James Madison Institute

Chauncey Davis via wikimedia commons

The Everglades Foundation is touting the economic benefits of water storage south of Lake Okeechobee.

James Madison Institute

Opponents of Senate President Joe Negron’s call for building a massive water storage area South of Lake Okeechobee are turning up the heat.

The free-market leaning James Madison Institute is distancing itself from comments made by one of its vice presidents regarding the motives behind a utility-backed solar amendment.

Florida Department of Corrections' youtube channel

The Florida Department of Corrections is starting to implement a new program aimed at making sure released offenders don’t come back to the state’s prison system. Prison officials say Spectrum is a research-based program unique to Florida.

James Madison Institute

Florida lawmakers should take a comprehensive approach to reforming the state’s criminal justice system. That’s according to a new poll by a free market think-tank.

Rasmus Bøgeskov Larsen via Flickr

Free-market think tank The James Madison Institute is weighing in on Everglades restoration.  The organization wants policymakers to focus their efforts north of Lake Okeechobee.

Pelican Post

A bill seeking to reform Florida’s Retirement System is now heading to the House floor, despite continued opposition.

Sal Nuzzo's page on the James Madison Institute website

As lawmakers return to the capitol to tie up loose ends, many tax-minded Floridians may wonder what the emergency session means for them.

Sascha Cordner / WFSU-FM

The sponsor of a measure aimed at overhauling the state’s pension system says that effort’s dead, but bill supporters and opponents alike say they won’t declare the win or loss until the 2014 Legislative Session comes to an end.

It’s Day 59 of the 60-day legislative Session. But, with session coming close to close, a procedural move by Clearwater Republican Senator Jack Latvala Wednesday may have blocked this year’s effort to overhaul the state’s pension system.

MGN Online

In the last several days, a number of bills aimed at helping Florida’s criminal justice and juvenile justice systems have passed in either chamber of the state Legislature. They range from a measure to prevent inmate escapes to another that aims to revamp the juvenile justice system.

Bill Addressing Inmate Escapes

Making sure prison release orders are properly verified is the goal of bill authored by Sen. Greg Evers (R-Baker) in his capacity as chair of the Senate Criminal Justice Committee.

LHatter / WFSU News

Over the past several years Governor Rick Scott has touted Florida as a refuge from “burdensome regulations” and has made it a goal to promote job creation in the state. But as Florida’s unemployment rate has fallen below the national average some groups argue the state continues to over-regulate businesses—and one group is targeting several industries it says are prime for de-regulation.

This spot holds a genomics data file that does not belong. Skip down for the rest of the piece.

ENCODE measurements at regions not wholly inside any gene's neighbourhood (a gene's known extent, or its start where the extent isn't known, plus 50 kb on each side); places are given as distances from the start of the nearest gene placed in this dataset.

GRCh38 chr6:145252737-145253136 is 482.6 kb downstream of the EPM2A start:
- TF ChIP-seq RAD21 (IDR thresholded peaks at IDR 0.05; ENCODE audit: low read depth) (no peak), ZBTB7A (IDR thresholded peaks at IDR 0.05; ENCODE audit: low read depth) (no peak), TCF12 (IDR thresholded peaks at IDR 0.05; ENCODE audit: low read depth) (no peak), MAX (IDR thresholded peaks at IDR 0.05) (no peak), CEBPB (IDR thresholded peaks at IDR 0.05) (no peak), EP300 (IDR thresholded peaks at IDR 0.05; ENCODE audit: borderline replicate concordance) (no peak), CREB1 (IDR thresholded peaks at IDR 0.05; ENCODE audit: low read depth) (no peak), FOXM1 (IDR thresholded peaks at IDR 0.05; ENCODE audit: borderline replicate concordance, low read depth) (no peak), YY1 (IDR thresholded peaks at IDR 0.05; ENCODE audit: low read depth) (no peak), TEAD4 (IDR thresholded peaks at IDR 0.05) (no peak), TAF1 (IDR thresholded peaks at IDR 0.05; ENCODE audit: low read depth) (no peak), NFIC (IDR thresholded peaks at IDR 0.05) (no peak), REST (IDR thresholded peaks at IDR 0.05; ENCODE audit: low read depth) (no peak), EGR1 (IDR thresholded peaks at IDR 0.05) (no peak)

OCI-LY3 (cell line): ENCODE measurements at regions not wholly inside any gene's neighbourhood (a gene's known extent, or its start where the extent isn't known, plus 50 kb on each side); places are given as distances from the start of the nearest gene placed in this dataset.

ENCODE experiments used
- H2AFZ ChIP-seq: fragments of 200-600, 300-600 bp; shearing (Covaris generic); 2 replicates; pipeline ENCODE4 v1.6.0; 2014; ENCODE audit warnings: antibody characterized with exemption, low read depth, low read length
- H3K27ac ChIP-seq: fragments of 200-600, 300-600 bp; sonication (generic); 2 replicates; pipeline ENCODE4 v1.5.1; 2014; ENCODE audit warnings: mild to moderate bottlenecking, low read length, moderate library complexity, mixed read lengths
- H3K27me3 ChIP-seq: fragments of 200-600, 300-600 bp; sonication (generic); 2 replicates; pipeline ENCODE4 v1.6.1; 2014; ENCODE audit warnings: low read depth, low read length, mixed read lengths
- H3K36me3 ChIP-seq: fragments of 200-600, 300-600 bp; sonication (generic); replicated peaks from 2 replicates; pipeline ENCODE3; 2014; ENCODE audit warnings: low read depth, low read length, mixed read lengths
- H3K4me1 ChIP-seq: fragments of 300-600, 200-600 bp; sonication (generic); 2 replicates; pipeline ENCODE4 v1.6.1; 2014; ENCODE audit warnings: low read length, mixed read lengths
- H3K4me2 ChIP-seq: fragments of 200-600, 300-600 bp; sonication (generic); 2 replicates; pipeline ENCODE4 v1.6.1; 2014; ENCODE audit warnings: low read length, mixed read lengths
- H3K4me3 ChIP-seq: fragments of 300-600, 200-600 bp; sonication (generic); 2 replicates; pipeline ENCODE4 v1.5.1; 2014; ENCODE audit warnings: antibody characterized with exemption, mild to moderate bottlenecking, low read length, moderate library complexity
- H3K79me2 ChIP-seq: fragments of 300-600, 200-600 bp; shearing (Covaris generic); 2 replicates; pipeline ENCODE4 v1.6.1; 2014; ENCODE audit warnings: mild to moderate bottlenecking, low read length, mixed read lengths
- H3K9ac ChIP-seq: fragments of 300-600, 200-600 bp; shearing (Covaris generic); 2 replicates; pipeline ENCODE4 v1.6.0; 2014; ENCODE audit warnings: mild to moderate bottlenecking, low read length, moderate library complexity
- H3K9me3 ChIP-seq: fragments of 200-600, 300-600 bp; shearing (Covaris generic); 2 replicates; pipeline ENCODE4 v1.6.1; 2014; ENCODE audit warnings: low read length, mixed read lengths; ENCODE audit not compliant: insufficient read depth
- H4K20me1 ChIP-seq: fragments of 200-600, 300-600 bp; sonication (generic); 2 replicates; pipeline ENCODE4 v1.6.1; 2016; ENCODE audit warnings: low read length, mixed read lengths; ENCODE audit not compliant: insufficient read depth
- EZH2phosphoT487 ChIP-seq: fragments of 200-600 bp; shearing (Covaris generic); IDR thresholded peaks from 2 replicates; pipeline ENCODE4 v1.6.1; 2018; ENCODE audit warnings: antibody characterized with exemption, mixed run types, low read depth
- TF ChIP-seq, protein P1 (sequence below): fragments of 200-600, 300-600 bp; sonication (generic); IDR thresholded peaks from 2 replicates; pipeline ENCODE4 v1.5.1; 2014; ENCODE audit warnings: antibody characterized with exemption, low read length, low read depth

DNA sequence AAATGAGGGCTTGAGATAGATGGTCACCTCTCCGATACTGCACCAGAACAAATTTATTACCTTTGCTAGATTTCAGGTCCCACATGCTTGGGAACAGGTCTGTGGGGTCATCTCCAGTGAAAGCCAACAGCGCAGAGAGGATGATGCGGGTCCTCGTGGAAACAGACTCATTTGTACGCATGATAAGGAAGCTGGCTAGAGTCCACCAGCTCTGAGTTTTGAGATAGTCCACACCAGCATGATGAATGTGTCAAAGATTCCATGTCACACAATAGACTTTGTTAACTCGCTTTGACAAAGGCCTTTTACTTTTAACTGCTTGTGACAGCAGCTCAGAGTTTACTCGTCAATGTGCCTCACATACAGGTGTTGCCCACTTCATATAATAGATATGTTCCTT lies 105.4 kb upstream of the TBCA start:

myflorida.com

A bill aiming to reform Florida’s juvenile justice system recently won unanimous support during its first Senate hearing. But, some say the measure could still do more.

Fleming Island Republican Senator Rob Bradley’s bill aims to rewrite Florida law that governs juvenile justice to focus on ways to help the state’s delinquent kids. Department of Juvenile Justice Secretary Wansley Walters says it’s the first time in more than a decade there’s been a revision, and she’s on board.

James Madison Institute

As Florida looks to make sure released inmates don’t return to prison, should the Sunshine state look to other states, like Georgia, to learn about their criminal justice reforms?

Housing about 102,000 inmates, Florida’s prison system is the third-largest in the U.S. According to state economists, that number is projected to increase in the next few years. A contributing factor is the number of released inmates going back to prison. Recently, some, including current and former Florida officials, heard from their counterparts in Georgia about efforts there to reduce recidivism…

Jessica Palombo / WFSU-FM

Elementary school children across Florida are getting a lesson in thrift this week, courtesy of limited-government think tank, the James Madison Institute. Thrift Week kicked off Thursday with Benjamin Franklin paying some Tallahassee students a visit.

If founding father Benjamin Franklin were still alive, he would have turned 307 on Thursday.

Lloyd Wheeler, a Franklin impersonator, said he would spend his birthday talking to this fine group of students and maybe having a mug of rum punch later this evening.”